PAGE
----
Dr. Robert Maloney believes that a well-informed patient is key to successful vision correction surgery. He wants to be sure that you fully understand what you can expect from your procedure you choose. He wants to help you care for and preserve your eyesight in the best way possible. Here, you can find the information that you need to help you make informed choices about health care for your eyes.

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Protein fibers in the lens, called crystallines, are precisely arranged in thousands of layers. Usually because of aging, the proteins deteriorate or become "disarranged." Some scientists believe that these fragmented proteins cause the densities, or "clumps," that cloud areas of the lens. These dense areas are cataracts, and as they become larger they cause noticeable vision loss.

People sometimes confuse cataracts with an unrelated lens condition, presbyopia-a stiffening of the lens also caused by aging. Throughout life, the lens continues to manufacture new layers of cells, and the accumulation of layers makes the lens less pliable. As the lens loses its flexibility, it also loses the ability to accommodate as well as it once could.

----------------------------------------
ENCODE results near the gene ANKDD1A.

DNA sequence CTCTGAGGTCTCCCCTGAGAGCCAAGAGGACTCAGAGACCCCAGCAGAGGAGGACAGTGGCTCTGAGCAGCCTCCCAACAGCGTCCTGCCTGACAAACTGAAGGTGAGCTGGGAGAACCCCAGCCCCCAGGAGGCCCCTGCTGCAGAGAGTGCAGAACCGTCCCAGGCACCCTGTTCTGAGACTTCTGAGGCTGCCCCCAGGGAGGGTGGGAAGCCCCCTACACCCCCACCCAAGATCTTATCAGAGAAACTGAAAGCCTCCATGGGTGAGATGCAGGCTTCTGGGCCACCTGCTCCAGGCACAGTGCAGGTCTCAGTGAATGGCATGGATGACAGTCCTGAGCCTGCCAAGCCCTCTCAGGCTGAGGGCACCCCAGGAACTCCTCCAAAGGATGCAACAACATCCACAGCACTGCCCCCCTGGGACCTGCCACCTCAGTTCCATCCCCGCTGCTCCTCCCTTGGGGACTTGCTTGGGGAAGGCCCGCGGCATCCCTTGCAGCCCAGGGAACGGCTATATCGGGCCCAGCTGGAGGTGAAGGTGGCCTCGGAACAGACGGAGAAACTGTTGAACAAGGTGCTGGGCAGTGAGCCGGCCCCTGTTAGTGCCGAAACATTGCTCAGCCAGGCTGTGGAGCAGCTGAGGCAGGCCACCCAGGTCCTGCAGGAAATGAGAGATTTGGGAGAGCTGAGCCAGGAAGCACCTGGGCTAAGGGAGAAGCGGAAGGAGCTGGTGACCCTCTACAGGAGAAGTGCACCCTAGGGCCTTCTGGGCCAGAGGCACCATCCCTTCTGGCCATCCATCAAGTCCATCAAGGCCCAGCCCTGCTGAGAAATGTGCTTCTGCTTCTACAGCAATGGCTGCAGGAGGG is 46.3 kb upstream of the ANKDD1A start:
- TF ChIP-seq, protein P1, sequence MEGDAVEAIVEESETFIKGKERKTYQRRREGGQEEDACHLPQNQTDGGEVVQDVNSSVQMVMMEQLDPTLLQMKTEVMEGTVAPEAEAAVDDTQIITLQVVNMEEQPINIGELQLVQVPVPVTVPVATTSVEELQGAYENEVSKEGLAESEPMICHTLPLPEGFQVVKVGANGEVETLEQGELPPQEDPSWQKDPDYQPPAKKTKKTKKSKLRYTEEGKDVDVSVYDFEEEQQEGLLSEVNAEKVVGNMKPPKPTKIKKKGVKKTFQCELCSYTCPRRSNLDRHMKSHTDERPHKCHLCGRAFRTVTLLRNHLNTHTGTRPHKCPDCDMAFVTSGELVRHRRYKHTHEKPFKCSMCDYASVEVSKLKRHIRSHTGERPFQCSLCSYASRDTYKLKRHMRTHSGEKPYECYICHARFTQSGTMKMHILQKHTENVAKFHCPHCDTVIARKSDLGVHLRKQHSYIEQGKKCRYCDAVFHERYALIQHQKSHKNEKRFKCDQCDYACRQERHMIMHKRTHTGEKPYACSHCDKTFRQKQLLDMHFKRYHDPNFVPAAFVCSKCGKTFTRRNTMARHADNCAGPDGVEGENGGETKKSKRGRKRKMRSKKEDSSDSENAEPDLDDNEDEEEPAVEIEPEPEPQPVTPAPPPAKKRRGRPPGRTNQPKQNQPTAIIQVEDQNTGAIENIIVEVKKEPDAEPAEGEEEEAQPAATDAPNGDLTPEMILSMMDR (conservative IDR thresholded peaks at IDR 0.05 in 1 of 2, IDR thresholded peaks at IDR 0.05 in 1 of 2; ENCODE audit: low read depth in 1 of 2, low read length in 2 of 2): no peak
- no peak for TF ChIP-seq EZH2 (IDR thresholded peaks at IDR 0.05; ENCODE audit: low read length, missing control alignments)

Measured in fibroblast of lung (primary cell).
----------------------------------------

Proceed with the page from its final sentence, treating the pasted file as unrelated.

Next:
At about age forty-five, most people-even those who have had excellent vision-find that "their arms are too short." They have to hold books and magazines farther from their eyes in order to focus on the print. If presbyopia is your only vision problem, you can probably solve it with inexpensive reading glasses.

Types Of Cataracts

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